All you need to know about Italy’s referendum on EU

All you need to know about Italy’s referendum on EU

All you need to know about Italy’s referendum on EU

Italy saw a constitutional referendum on Sunday December 4, 2016 to decide whether the people approved of a constitutional law that amends the Italian constitution to change the composition and powers of the Parliament of Italy. It also included the division of powers between the state, the regions and administrative entities. Prime Minister Matteo Renzi introduced the bill first and announced to step down if Italy did not vote in favor of the proposed reforms. Well, Italy did reject the reforms by 59.11% majority. Matteo Renzi has announced the resignation and there will be a chain of consequences to look forward to.

Why was a referendum called for?

After the bill was proposed and amendments were made to it several times, it got its first approval and soon after its second and final approval.

However, according to Article 138 of the constitution, a referendum had to be called for because the constitutional law had not been approved by a qualified majority of two-thirds in each house of parliament in the second voting.

Italy’s existing system:

Italy has a perfect bicameral system which means that its two chambers have exactly equal powers. It often resulted in political congestion where coming to a conclusion was often difficult as their interests clashed and there was no coming to a common agreement without allowing the other to prevail over them.

The reform:

1. The reform sought to reduce the Senate’s powers and transformed it from a chamber of 315 directly elected politicians and six lifetime appointees to a preferably smaller ‘senate of regions.’

2. The new chamber was to consist of just 100 seats - 74 regional councilors, 21 mayors, and five presidential nominees. They would be serving only for 7 years instead of the earlier lifetime powers.

3. The chamber of deputies is Italy’s equivalent of the House of Commons. The reform would have given them more power.

4. Though the Senate would have got the veto power, yet the deputies would have got to keep the power of final say regarding every day bills. Even the senate’s suggestions wouldn’t be binding upon the deputies.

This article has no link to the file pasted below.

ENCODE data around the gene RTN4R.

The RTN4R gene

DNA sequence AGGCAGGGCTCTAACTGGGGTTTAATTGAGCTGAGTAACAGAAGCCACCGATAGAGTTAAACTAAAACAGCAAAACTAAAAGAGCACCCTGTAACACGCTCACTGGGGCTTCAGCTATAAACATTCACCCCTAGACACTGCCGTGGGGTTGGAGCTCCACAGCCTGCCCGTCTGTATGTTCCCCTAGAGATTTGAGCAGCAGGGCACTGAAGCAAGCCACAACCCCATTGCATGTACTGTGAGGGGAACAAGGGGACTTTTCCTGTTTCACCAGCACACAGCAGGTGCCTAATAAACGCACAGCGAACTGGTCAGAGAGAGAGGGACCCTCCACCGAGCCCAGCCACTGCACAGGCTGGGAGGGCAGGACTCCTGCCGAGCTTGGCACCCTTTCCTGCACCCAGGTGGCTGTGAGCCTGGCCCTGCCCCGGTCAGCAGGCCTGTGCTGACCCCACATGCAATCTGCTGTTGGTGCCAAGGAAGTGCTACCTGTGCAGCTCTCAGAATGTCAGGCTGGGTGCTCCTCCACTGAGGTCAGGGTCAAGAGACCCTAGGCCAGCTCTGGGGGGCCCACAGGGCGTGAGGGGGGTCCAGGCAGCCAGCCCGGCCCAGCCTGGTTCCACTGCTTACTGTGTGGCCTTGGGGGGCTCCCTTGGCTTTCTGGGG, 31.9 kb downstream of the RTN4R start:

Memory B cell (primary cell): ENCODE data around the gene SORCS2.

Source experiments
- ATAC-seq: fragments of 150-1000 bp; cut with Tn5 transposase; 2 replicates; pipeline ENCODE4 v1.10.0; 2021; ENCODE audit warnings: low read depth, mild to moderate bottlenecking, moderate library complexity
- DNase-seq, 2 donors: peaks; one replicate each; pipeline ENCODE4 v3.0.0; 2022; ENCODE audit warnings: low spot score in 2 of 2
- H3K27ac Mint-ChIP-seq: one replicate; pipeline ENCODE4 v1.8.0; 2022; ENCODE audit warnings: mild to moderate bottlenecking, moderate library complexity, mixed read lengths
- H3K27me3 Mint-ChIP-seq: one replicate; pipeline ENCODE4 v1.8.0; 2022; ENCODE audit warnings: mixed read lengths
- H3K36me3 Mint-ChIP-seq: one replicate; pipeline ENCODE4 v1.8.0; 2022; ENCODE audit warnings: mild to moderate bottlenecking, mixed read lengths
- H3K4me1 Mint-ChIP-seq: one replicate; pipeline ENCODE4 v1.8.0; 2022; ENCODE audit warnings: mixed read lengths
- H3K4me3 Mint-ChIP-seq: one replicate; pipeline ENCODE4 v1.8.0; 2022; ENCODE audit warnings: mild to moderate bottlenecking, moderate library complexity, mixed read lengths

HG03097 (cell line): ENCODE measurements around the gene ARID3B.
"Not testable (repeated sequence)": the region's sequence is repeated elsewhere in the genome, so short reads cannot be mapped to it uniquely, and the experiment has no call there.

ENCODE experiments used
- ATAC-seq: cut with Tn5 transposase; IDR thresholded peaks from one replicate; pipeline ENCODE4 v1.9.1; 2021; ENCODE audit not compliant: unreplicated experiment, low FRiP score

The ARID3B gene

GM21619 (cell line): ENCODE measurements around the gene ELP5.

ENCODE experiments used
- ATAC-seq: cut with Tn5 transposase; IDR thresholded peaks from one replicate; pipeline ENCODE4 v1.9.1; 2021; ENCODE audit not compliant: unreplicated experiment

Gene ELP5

Why was the reform criticized?

The proponents of the bill were of the view that the poor stability of the government needed reforms and amendments to make it more organized and powerful. Renzi thought that the government was slow and costly and they needed reforms. Here’s why his ideas were criticized.

  • Opponents, however, believed that the proposed bill would bring back anarchy and make the government more powerful than required.
  • It was also said to be poorly written without considering the consequences that might have followed.
  • Renzi was criticized of being authoritarian and anti-democratic for proposing a bill that would make the government triumphant over the common people and laws.
  • The reform was approved by Renzi without reaching any consensus (which is deemed necessary in Italy) among a plurality of the political parties in the constitution.
  • Interests of the regions were not well represented in the reforms. Their powers were to be weakened and method of selection of senators was also ill-planned.
  • There were possible risks of improbability and disparity in legislative procedures which was bound to create issues later.
  • Small regions were to be left powerless according to the proposed bill.
Consequences of the referendum:

1. Renzi will resign and President Mattarella will appoint a caretaker government to rule Italy until its next general elections will be held in 2018.

2. It is mostly predicted that Finance Minister Pier Carlo Padoan will be chosen as the next Prime Minister and he will have to pass an electoral reform called Italicum.

3. Italicum will have the power to give any party that wins 40 percent in the next general election a guaranteed parliamentary majority.

Will Italy leave EU?

This is the big question that comes into the front after the referendum gets a No. MS5 had promised a referendum on single currency membership once they come into power. They did stop short on calling for a vote on EU membership and instead the Euro-skeptic party is bent on reforming the overflowing and tyrannical coalition.

If a voting is to be called, it is more likely that Italy will prefer to opt out of EU. Majority of people in Italy think that Brussels’ handling of economy and refugee crisis is inefficient. Very few people are of the view that there are definite benefits of staying intact with EU.

Another report suggests that the referendum and PM quitting his post will have nothing to do with Italy’s membership in EU.
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    Discussion

  • RE: All you need to know about Italy’s referendum on EU -Gracy (12/08/16)
  • The whole world is looking for a chance for betterment of mankind. Of late, we have seen Brexit, US election and demonetization in different parts of the world. The change is inevitable, old systems can't be relied upon for long. Italy has also sensed such change in the way their parliament functions, although latest referendum has rejected it.

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